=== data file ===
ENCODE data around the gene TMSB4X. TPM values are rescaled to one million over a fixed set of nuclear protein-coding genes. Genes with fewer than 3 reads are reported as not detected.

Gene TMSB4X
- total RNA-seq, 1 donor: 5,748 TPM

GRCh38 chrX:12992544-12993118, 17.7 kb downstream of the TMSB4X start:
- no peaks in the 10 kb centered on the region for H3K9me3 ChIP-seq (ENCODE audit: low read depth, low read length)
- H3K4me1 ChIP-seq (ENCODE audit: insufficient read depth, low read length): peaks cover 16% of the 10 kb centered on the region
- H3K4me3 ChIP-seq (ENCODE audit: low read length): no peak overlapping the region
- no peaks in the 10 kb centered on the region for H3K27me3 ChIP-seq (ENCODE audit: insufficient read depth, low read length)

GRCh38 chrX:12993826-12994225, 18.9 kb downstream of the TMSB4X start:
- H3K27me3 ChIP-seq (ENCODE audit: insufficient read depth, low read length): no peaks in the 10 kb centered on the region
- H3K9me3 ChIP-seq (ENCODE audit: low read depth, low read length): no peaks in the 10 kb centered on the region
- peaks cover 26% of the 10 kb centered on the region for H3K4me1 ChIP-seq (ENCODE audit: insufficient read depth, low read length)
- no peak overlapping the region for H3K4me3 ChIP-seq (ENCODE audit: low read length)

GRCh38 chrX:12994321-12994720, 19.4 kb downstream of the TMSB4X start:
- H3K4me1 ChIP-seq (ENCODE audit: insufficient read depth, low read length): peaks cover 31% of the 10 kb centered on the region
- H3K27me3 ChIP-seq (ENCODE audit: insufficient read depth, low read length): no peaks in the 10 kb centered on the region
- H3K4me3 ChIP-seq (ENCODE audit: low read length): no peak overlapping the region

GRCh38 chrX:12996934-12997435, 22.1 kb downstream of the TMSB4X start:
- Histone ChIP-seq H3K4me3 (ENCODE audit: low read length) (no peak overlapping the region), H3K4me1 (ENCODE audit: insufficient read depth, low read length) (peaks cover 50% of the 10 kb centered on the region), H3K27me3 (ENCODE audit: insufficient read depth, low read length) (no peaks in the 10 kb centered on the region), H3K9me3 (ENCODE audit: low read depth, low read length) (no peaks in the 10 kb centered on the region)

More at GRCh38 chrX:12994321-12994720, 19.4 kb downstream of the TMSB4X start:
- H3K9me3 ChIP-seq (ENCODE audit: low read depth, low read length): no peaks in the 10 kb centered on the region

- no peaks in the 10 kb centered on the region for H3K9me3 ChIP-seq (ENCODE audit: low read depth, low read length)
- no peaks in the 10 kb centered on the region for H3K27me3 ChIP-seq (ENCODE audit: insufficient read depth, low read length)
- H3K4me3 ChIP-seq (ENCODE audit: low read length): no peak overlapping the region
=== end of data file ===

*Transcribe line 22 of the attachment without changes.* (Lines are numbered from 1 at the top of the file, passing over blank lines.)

- no peaks in the 10 kb centered on the region for H3K9me3 ChIP-seq (ENCODE audit: low read depth, low read length)